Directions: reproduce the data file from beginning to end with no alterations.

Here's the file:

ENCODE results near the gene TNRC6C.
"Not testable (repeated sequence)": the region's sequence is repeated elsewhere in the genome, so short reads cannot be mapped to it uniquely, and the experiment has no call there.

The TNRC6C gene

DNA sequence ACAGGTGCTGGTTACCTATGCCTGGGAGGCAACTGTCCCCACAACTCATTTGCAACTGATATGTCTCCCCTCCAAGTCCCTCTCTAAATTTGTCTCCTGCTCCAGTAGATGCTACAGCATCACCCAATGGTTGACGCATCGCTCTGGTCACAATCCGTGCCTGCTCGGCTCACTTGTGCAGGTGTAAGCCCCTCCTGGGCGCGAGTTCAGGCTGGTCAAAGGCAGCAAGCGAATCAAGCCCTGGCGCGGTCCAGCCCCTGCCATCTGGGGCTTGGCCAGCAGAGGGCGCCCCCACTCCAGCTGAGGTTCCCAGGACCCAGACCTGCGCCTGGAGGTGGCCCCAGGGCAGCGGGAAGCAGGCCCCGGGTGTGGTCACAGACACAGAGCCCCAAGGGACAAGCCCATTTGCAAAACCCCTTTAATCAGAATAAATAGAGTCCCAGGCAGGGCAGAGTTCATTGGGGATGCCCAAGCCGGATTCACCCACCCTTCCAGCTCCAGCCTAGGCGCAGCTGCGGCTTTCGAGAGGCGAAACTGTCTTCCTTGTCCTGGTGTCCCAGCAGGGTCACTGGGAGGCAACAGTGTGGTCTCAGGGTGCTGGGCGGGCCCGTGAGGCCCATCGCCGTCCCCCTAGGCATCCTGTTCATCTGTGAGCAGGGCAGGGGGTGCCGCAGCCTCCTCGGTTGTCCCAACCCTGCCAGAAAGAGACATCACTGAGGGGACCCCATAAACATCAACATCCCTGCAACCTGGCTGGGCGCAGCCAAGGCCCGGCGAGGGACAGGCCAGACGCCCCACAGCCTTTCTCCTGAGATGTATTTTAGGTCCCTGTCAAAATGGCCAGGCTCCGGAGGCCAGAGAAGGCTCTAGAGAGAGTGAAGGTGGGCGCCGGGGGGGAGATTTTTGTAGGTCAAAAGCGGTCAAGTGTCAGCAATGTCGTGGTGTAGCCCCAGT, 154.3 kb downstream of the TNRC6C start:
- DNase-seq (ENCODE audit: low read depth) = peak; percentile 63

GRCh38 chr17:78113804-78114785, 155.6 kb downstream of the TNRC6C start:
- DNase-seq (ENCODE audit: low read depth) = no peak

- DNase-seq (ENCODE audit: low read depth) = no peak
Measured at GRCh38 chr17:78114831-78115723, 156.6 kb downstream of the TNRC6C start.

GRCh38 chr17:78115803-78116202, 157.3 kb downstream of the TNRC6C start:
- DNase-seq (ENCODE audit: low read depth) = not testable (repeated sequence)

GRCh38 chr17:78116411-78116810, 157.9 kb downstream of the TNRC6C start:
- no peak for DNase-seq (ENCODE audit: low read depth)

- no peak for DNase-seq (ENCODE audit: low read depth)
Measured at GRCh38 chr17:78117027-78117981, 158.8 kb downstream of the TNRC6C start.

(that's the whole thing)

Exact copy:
ENCODE results near the gene TNRC6C.
"Not testable (repeated sequence)": the region's sequence is repeated elsewhere in the genome, so short reads cannot be mapped to it uniquely, and the experiment has no call there.

The TNRC6C gene

DNA sequence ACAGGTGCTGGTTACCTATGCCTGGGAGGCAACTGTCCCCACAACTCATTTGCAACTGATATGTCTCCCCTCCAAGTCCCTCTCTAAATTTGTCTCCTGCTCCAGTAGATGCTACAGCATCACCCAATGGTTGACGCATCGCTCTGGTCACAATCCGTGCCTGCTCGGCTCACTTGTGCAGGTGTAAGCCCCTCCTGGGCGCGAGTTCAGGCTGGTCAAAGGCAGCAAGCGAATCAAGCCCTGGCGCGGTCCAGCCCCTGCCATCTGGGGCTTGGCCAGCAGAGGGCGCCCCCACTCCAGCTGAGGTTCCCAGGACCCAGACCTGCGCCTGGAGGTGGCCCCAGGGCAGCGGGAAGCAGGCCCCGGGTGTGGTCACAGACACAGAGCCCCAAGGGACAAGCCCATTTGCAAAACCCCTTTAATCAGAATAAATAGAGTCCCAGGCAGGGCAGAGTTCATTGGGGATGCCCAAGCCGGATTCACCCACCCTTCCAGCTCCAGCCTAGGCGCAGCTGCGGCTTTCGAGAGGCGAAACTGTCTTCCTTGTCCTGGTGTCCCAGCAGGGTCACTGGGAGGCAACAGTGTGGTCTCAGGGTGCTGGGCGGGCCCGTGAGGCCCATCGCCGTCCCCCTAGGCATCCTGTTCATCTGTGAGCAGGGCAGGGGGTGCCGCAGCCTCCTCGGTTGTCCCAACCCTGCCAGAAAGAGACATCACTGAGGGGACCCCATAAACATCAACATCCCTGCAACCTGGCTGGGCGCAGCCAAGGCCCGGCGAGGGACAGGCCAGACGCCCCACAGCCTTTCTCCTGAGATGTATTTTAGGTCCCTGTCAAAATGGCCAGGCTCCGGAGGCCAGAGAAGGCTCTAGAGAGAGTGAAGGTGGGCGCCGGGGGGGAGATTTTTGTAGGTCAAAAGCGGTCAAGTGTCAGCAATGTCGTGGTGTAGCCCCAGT, 154.3 kb downstream of the TNRC6C start:
- DNase-seq (ENCODE audit: low read depth) = peak; percentile 63

GRCh38 chr17:78113804-78114785, 155.6 kb downstream of the TNRC6C start:
- DNase-seq (ENCODE audit: low read depth) = no peak

- DNase-seq (ENCODE audit: low read depth) = no peak
Measured at GRCh38 chr17:78114831-78115723, 156.6 kb downstream of the TNRC6C start.

GRCh38 chr17:78115803-78116202, 157.3 kb downstream of the TNRC6C start:
- DNase-seq (ENCODE audit: low read depth) = not testable (repeated sequence)

GRCh38 chr17:78116411-78116810, 157.9 kb downstream of the TNRC6C start:
- no peak for DNase-seq (ENCODE audit: low read depth)

- no peak for DNase-seq (ENCODE audit: low read depth)
Measured at GRCh38 chr17:78117027-78117981, 158.8 kb downstream of the TNRC6C start.